The opinion of the court was delivered by: Duffy, J.
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California Rules of Court, rule 8.1115(a), prohibits courts and parties from citing or relying on opinions not certified for publication or ordered published, except as specified by rule 8.1115(b). This opinion has not been certified for publication or ordered published for purposes of rule 8.1115.
Defendant, Douglas Clennell, claims that the trial court abused its discretion in finding before trial that there was evidence of a conspiracy to defraud automobile insurers. We find no abuse of discretion and will affirm the judgment.
A jury convicted defendant of two counts of presenting, aiding and abetting, or conspiring with another to present a false and fraudulent payable insurance claim for damage to a motor vehicle. (Pen. Code, § 550, subd. (a)(4).) The charge for each count alleged that defendant "did knowingly present, aid, abet, solicit, and conspire with another person to knowingly present, a false and fraudulent claim for . . . damage . . . [to] a motor vehicle . . . ." The trial court suspended imposition of sentence and placed defendant on five years' formal probation, whose conditions included serving an 11-month jail term and paying $65,169.17 in direct restitution. It is the conspiracy aspect of the charges that is at issue in this appeal.
As relevant to this appeal, the prosecution theorized that defendant was part of a conspiracy to defraud automobile insurance companies. The conspirators' roles were either to damage the automobiles, submit claims on them, or repair them at the insurers' expense. In an in limine hearing, the prosecutor said of one of the cars involved, "my theory is they scratched the vehicle and they paid themselves to fix it."
In furtherance of this theory, the jury heard evidence that in 2006 and 2007 defendant filed several insurance claims for damage to his automobiles. He filed a vandalism claim on March 1, 2006, in which he reported that his Chevrolet Avalanche was damaged by keying. The State Farm Mutual Automobile Insurance Company paid the $5,274.72 claim although it regarded it as suspicious because the vehicle was keyed on every body panel, requiring the entire vehicle to be repainted, the insurance policy was fairly new, the depth of the keying (through the paint and primer) was unusual, and the fact that the Avalanche was keyed in areas above hand height suggested that the perpetrators did not feel the need to conceal their actions, as would be expected with a furtive act of vandalism.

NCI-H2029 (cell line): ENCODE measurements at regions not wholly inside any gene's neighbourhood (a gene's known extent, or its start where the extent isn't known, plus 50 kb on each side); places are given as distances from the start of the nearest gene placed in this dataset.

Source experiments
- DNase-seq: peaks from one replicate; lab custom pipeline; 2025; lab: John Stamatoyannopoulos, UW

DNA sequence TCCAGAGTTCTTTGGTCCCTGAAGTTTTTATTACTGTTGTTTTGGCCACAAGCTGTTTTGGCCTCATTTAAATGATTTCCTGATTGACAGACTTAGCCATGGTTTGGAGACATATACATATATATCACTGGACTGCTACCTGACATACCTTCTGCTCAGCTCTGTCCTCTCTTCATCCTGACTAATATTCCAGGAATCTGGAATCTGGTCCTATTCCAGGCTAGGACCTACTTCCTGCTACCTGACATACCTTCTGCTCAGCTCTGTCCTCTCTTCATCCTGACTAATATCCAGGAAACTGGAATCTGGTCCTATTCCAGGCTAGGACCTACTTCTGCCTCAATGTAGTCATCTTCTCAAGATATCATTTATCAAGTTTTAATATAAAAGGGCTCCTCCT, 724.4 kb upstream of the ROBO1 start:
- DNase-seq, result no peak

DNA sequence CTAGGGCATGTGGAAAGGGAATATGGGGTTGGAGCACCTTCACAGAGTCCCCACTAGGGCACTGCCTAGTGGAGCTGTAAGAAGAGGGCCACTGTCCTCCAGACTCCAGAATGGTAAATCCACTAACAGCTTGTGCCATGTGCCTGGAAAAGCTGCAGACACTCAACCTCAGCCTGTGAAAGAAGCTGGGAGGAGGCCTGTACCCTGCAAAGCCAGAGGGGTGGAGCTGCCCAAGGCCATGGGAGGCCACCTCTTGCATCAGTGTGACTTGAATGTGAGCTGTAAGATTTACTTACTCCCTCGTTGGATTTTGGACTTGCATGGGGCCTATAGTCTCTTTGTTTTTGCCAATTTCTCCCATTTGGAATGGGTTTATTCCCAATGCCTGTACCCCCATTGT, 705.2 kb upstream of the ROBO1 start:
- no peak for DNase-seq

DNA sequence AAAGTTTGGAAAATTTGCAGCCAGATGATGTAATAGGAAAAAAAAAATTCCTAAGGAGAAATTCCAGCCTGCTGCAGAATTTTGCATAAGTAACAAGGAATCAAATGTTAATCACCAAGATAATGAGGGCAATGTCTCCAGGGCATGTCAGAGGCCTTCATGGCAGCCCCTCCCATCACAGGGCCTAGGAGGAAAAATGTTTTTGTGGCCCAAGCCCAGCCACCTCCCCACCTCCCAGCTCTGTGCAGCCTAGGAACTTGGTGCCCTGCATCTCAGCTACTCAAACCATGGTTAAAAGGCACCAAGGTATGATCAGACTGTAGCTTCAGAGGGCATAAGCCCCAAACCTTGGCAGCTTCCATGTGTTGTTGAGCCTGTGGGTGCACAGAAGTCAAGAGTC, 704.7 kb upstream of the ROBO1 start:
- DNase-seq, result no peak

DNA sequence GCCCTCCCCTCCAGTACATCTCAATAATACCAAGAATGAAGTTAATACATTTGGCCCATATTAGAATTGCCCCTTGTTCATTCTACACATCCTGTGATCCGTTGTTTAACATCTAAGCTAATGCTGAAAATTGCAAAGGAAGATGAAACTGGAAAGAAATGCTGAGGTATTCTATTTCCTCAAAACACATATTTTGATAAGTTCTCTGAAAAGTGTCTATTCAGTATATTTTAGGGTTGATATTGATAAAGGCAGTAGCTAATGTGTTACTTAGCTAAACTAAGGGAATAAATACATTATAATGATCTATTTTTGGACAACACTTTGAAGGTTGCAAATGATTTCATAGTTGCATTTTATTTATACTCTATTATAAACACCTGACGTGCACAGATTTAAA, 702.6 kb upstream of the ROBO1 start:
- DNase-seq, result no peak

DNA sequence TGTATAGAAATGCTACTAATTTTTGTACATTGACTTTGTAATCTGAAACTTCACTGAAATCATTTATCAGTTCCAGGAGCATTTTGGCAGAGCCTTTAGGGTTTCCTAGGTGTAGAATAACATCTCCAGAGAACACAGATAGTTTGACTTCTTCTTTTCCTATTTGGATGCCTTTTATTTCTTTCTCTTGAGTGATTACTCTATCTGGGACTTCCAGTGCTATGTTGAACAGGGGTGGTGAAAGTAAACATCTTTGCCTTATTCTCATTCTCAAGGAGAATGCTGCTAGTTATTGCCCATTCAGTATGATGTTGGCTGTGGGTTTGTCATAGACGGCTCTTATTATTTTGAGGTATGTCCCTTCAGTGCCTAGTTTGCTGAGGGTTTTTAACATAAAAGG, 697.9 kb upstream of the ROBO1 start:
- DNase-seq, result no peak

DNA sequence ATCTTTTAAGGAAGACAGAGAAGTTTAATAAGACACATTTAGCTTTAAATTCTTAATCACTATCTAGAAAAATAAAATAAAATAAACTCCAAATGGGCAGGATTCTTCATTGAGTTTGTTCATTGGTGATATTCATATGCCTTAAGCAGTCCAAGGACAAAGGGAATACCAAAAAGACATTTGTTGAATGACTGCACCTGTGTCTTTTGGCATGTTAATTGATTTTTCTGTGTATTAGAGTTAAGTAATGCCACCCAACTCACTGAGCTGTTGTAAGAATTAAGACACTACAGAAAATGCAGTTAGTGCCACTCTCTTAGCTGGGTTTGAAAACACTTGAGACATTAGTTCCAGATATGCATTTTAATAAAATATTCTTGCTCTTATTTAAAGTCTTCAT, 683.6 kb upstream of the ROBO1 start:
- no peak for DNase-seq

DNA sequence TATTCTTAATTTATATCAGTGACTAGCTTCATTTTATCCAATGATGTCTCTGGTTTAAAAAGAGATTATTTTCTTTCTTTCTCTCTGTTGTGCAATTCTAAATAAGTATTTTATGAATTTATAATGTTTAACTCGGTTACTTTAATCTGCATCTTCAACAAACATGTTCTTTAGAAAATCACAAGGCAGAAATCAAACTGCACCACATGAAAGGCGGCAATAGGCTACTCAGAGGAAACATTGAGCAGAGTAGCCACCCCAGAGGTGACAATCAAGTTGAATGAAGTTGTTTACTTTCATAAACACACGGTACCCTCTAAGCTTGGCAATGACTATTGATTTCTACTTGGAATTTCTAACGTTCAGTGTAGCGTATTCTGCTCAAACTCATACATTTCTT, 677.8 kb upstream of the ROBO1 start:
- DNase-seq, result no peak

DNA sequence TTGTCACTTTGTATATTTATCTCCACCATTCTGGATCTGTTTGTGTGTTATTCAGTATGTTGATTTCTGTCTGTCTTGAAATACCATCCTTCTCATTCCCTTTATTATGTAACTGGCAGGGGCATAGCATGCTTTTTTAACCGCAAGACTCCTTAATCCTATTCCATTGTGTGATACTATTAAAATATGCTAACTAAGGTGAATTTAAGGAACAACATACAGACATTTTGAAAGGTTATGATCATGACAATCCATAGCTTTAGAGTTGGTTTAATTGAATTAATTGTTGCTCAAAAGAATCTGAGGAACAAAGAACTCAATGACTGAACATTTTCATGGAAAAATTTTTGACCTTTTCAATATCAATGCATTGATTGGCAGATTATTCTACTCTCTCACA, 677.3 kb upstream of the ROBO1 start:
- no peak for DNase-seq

The Avalanche was repaired and repainted at the Exclusive Auto Center automobile body shop, where defendant worked. William Pak was an owner of Exclusive Auto Center and was defendant's cousin. The business was struggling financially and had lost the trust of creditors so it had to pay bills in cash. Banks would no longer accept its checks because too many of them had bounced. Essentially, Exclusive Auto Center operated on a knife's edge between liquidity and illiquidity.
On August 16, 2006, defendant reported front bumper damage to his Avalanche purportedly caused by an unknown third party. State Farm paid the $1,627.74 claim. There were no witnesses to the purported accident. State Farm's claims adjuster found that the claim had an unusual aspect in that "the damage is somewhat high." Defendant had the Avalanche repaired at Exclusive Auto Center. Later, defendant told the claims adjuster that he thought a tow truck had backed into the Avalanche, but he had not mentioned this possibility to him when he filed the claim.
On April 24, 2007, defendant filed a claim for vandalism to his Mercedes-Benz, which he had left parked overnight on Tully Road in front of Exclusive Auto Center. Defendant had bought the car in a financial arrangement with William Pak, who co-signed the loan. The claim was suspicious because of defendant's prior claims, the cutting of the front and rear passenger seats, and the keying of every body panel. A veteran State Farm repair estimator with 32 years' experience in automobile body repair examined the car. He had never seen a car so extensively vandalized. The destruction would have taken several hours and have generated considerable noise. It could have been done with a sledgehammer. The Mercedes-Benz was a total loss.
State Farm's suspicions about defendant increased and it brought in an attorney who specializes in the scrutiny of questionable insurance claims. The attorney questioned defendant and Matthew Pak, the manager for Exclusive Auto Center, under oath, in a proceeding similar to a deposition but governed by the insurance contract rather than by statute. Ultimately, however, State Farm could not identify any fraud and it paid the latest claim. Rather than pay Exclusive Auto Center ...